California Microstamping

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Within the firearms world, rumor mills have been swirling recently about Ruger pulling out of the California marketplace because of California's micro-stamping law. However, Ruger CEO set the record straight by saying that Ruger intends to stay in California. You can check out what he said in the video below.


All signs indicate that Ruger intends to fight the legislation with the NRA and other gun rights groups.

We know California has been home to some of the most extreme anti-gun legislation in the country, and I cite Proposition H in San Francisco, a 2005 law which not only banned the sale of firearms, but also required anyone who is not associated with law enforcement to hand their guns over to the police. As expected, this local law was struck down by the California State of Appeals, but it is indicative of a larger trend of constantly subverting the rights of gun owners at every turn. Prop H in California was so overt and over the top it was bound to go down in flames, but there are covert laws that are slowly designed to wither away gun rights. However, this issue isn't just about California; there is a concerted effort on the state, local and national levels to impose blanket gun restrictions, and micro-stamping is just one method of doing so.

Micro-Stamping

The micro-stamp law was signed into law by former Governor Arnold Schwarzenegger in 2007, and is now beginning to take effect due to the expiration of private patents. It is a process that uses lasers to engrave information like the make and model of a gun, along with serial number on the firing pin. According to California Attorney General Kamala Lee Harris, the legislation is a way for police to trace guns that were used in crime scenes, and to get illegal guns off the street. Even though this law is said to only target new semi-automatic handguns, this could essentially push newly manufactured semi-autos from of the California market.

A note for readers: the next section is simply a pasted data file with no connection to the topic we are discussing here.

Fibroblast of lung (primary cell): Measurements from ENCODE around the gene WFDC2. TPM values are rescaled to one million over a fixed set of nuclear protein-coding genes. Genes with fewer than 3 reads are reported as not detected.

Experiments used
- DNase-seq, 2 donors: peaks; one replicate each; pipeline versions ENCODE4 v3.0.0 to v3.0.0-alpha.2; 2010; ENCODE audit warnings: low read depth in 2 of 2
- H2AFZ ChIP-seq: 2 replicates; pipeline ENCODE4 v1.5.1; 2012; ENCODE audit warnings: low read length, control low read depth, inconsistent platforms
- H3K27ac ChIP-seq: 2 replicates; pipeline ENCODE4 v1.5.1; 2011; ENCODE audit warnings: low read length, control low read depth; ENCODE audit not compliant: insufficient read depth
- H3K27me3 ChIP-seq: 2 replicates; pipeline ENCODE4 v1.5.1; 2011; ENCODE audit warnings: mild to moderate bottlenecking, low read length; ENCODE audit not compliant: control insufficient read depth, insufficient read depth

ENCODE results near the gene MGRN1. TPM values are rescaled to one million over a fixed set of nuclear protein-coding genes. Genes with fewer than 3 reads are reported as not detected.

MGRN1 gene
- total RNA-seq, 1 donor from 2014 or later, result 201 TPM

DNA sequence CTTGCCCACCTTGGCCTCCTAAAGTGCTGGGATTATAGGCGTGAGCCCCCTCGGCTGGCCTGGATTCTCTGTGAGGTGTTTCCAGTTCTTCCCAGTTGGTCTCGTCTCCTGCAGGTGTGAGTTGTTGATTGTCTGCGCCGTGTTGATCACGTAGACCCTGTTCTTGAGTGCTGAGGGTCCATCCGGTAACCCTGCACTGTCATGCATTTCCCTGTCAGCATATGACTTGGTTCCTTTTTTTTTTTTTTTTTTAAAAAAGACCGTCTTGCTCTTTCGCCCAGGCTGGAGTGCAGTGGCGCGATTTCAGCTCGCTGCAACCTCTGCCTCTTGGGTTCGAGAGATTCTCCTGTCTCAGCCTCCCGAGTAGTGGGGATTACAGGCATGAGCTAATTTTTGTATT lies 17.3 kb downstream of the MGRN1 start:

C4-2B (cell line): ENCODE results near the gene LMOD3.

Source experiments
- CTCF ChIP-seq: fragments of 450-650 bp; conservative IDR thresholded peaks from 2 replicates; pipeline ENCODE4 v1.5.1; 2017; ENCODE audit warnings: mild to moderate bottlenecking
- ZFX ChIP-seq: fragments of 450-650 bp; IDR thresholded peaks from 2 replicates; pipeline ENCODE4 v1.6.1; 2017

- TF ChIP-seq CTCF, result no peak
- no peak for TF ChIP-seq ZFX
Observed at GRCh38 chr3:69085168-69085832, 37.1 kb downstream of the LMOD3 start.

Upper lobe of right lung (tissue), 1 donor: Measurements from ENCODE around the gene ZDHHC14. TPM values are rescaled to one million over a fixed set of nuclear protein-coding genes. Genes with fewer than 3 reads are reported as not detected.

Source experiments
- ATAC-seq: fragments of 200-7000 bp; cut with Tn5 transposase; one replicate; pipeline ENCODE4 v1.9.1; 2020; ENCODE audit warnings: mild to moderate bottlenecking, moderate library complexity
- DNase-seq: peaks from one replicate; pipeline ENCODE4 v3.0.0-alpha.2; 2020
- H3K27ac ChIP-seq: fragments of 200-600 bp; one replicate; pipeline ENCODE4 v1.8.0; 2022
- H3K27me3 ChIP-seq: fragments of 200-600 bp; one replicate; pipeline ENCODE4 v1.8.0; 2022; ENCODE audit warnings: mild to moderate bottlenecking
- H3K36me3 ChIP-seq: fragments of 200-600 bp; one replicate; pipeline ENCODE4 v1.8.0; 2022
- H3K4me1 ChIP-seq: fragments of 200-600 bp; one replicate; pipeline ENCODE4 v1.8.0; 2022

California Attorney General Kamala Lee Harris. Photo from Huffington Post

New York has also been pushing similar piece of gun legislation (a bill that has failed to pass year after year) to micro-stamp ammunition. In theory, when the gun is fired, engravings would go on the casings and the round itself.

Since the micro-stamping requirement is an expensive burden that could not only cost thousands of jobs in the firearms, but it will also make firearms in general more expensive, and manufacturers would simply switch to another state with less stringent laws. These types of laws are always masqueraded as making the jobs of law enforcement officials much easier, but they rarely work, since criminals do not follow laws, and there are easy ways of skirting around this micro-stamping tactic.

It doesn't work and here's why...

There are a variety of tools to etch out the micro-stamping, along with simply switching the firing pins. And, according to unbiased reviews, it is an all-around ineffective way of solving crime. One of the problems is that very few crime labs have the imaging technology suited to read the numbers, and there is no real solution in keeping costs down for taxpayers and gun owners as the full force of the law comes into effect. And, aside from the poor transferability of identifying numbers, alpha-numeric codes tend to be ineligible, which requires Scanning Electron Microscopes (SEM), which is even more expensive.

The law is just another instance where law-abiding gun owners are being punished for the actions of criminals, and it is also a veiled attempt to make firearms purchasing that much harder, and to limit the sale of firearms in the state of California.

Even though this is a seven-year old law, it appears this battle is just beginning.

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